Climate Change Is Not an Environmental Issue

Glen Canyon Dam

Just downblog, my colleague Daniel Luzer reads some unfortunate polling data finding that only 52 percent of Americans believe protecting the environment is a top-tier issue, which puts it in 11th place, behind “helping the poor and needy” and “reducing crime.” Bad news for climate hawks, one might think.

But this is a good chance to point out yet again that climate change, by far the most important political issue of our time, has little or nothing to do with environmentalism. The classic environmental battles of the 60s and 70s were all about preserving the wilderness, saving threatened species, and generally limiting the damage industry and the government could do to the biosphere. This ranged from keeping dams out of Grand Canyon, to restricting DDT use to protect birds, to cleaning up industrial pollution like smog. Though it is more complex than this, these kind of traditional environmental issues have a strong element of a tradeoff between the environment and industrial capitalism.

Climate change isn’t like this. By far the most pressing reason to deal with it is the simple preservation of human society. This isn’t a clean distinction, of course, unchecked climate change will wreck much of the biosphere as well (and environmental protection rules often brought enormous human benefits as well), but this is qualitatively different from something like, say, rescuing the California Condor. Climate change is not just a case of some corporations profiting from raping the collective commons, it’s our society slowly destroying itself.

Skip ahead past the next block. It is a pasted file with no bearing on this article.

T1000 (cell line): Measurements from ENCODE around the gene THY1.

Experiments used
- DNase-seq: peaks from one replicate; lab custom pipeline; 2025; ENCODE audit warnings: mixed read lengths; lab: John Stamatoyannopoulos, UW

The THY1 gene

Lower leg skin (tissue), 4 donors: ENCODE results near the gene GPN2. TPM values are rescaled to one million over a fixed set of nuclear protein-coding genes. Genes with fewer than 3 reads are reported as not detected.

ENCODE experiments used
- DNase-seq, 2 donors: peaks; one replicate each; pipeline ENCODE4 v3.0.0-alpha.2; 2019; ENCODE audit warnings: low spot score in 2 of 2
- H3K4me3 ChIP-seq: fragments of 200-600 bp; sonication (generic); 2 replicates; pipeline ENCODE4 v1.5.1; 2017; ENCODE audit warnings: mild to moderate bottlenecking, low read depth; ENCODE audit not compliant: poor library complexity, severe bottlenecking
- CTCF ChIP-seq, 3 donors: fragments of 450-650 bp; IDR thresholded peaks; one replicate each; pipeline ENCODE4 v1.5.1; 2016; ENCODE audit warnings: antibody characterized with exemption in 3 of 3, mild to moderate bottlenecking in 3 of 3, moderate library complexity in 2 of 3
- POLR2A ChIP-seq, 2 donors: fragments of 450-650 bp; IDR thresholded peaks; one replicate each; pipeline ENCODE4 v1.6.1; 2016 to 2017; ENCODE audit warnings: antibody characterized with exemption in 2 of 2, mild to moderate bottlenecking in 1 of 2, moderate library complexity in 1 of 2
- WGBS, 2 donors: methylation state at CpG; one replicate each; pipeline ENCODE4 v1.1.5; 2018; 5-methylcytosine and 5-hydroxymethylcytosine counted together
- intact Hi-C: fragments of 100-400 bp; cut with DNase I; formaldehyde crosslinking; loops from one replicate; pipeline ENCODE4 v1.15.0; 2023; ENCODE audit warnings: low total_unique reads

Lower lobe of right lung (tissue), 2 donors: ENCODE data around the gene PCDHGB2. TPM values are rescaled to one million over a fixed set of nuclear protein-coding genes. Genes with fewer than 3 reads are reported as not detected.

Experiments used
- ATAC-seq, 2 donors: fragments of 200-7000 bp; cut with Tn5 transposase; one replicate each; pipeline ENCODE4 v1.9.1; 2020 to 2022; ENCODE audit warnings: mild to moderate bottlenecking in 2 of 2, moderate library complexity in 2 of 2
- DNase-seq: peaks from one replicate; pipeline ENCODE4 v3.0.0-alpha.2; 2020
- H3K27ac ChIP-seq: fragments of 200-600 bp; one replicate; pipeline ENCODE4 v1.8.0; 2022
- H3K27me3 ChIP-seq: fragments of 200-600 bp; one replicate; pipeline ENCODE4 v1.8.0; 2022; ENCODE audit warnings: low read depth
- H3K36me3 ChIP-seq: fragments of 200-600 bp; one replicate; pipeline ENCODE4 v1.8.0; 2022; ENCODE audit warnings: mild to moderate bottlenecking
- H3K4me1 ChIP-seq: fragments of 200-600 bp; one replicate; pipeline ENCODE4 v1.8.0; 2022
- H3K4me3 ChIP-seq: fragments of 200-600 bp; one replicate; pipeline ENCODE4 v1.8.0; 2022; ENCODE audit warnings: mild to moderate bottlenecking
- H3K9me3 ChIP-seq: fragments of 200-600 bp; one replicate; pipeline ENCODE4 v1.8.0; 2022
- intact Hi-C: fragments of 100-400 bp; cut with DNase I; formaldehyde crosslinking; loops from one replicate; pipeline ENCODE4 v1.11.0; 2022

This is why I get somewhat frustrated when I hear climate hawks reflexively invoke “the planet” as a reason for strong action on climate. The planet is nigh invincible. We literally couldn’t destroy it if we wanted to. It’s just a big chunk of rock. The Earth’s biosphere, however, upon which our society is totally dependent, is little more than a thin layer of grease between that rock and the void of space. From the perspective of geologic history, during which more than 99 percent of all species have eventually perished, it is precarious in the extreme.

Folks who lived through Hurricane Sandy will get this instinctively. Dealing with climate change is about protecting our own. It may sound cold and selfish, but if a polity can’t manage simple self-preservation, then everything else is moot.

Ryan Cooper

Ryan Cooper, a contributing editor of the Washington Monthly, is currently the Washington correspondent for The Week.